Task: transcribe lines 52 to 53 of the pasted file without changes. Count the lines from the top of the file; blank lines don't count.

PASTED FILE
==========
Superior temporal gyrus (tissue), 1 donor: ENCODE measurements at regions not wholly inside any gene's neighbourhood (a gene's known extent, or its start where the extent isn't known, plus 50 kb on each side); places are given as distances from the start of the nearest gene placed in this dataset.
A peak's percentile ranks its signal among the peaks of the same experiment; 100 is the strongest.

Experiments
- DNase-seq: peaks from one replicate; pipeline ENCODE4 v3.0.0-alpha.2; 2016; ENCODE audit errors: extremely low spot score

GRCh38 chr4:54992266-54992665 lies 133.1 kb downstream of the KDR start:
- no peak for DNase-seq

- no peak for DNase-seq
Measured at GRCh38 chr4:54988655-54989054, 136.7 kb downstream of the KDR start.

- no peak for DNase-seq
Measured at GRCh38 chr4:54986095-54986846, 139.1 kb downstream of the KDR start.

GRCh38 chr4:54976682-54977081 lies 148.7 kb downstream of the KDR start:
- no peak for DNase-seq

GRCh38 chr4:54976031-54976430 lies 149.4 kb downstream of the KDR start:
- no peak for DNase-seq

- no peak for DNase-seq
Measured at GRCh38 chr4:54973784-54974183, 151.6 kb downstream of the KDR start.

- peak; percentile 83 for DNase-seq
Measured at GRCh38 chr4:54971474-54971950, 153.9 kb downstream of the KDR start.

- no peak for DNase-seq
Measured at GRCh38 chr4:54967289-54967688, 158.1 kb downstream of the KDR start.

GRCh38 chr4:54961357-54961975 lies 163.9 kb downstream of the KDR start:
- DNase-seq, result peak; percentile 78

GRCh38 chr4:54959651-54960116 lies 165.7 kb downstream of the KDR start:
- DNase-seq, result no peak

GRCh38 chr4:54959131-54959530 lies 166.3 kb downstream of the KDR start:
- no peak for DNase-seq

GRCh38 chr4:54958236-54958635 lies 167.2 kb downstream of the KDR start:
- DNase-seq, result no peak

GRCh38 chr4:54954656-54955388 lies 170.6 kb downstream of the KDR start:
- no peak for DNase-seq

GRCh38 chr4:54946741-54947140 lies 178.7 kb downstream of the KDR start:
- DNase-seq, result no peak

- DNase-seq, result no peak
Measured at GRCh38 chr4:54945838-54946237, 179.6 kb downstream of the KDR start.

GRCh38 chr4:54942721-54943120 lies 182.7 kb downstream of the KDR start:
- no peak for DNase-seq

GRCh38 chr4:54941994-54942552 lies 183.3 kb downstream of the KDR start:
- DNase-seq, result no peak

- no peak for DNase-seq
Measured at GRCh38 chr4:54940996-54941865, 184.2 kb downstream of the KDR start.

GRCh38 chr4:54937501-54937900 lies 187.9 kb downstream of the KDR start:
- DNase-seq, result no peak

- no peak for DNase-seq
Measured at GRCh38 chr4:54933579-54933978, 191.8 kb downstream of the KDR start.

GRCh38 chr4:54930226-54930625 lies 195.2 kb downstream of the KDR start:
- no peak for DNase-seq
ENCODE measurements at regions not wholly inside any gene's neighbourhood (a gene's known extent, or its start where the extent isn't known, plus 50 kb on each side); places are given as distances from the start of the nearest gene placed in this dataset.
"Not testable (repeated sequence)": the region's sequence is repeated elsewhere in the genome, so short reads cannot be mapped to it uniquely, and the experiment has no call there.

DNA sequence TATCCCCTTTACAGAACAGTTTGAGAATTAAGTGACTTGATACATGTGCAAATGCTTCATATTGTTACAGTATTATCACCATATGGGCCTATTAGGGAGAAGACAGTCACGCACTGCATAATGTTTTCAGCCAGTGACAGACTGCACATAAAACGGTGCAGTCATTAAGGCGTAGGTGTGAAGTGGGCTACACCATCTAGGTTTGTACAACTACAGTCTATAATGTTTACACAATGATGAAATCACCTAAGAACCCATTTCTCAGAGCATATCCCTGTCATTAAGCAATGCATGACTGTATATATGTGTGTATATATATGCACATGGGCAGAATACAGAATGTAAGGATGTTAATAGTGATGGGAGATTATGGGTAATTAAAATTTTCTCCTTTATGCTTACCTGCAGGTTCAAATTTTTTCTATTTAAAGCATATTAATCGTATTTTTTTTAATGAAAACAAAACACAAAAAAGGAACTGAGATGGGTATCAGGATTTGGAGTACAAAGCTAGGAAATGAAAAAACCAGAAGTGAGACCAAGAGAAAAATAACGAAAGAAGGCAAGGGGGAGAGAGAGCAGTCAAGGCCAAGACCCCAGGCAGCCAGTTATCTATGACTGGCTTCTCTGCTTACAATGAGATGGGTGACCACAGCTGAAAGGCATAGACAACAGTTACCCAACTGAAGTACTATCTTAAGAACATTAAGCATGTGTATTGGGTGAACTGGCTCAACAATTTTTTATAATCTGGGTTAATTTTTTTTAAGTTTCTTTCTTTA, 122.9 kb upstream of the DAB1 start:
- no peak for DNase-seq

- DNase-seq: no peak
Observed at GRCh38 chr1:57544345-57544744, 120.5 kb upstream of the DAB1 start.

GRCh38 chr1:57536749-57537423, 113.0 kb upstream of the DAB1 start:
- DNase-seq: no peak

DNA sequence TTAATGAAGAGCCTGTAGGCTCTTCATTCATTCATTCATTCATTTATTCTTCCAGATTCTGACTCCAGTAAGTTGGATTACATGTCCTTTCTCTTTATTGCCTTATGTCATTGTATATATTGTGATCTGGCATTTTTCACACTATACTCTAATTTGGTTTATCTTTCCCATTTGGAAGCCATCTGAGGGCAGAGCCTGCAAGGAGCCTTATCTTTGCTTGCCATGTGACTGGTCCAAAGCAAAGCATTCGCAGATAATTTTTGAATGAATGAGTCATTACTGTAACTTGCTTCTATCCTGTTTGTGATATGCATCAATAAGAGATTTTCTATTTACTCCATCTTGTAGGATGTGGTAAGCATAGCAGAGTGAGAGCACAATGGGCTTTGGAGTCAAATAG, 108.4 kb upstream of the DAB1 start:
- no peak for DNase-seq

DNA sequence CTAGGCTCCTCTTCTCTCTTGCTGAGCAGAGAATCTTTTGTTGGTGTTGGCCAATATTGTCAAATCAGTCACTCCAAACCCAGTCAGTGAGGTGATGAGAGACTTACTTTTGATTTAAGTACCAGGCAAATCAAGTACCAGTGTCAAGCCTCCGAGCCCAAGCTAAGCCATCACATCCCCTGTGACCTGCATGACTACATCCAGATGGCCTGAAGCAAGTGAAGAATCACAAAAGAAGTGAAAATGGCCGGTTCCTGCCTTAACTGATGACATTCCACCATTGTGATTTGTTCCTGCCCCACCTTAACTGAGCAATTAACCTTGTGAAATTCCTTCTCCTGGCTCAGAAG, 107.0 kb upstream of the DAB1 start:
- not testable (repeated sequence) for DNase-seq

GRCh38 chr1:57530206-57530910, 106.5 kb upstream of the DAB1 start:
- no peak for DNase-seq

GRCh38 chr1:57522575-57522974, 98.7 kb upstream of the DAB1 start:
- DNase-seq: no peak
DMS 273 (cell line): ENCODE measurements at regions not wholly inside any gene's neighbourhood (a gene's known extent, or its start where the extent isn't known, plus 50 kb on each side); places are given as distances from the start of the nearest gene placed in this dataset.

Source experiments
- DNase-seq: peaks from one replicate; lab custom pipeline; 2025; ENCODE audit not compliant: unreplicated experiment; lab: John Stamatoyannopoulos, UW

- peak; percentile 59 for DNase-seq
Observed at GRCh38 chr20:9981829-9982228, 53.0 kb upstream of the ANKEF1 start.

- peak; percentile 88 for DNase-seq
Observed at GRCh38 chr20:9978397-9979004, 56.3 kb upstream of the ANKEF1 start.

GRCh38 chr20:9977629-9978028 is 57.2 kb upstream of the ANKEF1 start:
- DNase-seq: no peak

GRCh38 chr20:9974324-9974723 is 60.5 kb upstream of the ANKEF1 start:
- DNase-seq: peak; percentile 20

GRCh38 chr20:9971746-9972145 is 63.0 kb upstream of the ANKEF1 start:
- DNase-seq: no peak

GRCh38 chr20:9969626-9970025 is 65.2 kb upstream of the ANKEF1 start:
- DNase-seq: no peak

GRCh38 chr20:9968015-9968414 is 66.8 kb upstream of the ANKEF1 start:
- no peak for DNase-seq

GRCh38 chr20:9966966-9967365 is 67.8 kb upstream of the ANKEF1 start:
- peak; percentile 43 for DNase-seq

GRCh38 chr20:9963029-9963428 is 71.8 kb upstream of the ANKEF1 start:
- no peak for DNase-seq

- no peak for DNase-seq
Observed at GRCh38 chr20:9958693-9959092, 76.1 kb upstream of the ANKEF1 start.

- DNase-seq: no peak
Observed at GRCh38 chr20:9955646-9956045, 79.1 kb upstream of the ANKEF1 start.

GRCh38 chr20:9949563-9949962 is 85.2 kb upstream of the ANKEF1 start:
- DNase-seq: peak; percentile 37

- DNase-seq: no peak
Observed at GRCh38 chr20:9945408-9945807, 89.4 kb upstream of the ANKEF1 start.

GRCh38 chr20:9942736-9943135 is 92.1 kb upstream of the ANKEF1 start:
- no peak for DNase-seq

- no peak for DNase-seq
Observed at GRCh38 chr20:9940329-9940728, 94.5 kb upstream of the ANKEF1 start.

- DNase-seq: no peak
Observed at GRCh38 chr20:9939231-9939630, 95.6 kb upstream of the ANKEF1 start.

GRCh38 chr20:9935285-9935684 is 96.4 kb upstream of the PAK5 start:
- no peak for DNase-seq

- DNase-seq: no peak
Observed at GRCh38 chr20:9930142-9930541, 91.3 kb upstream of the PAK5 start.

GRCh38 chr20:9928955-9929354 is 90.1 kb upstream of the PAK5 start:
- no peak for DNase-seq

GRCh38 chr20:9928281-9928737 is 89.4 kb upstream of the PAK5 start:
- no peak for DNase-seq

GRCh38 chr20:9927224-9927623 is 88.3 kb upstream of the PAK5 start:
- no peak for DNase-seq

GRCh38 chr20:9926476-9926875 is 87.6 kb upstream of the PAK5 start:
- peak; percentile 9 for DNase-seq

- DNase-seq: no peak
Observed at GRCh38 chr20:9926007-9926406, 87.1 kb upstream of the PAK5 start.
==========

Observed at GRCh38 chr1:57544345-57544744, 120.5 kb upstream of the DAB1 start.

GRCh38 chr1:57536749-57537423, 113.0 kb upstream of the DAB1 start: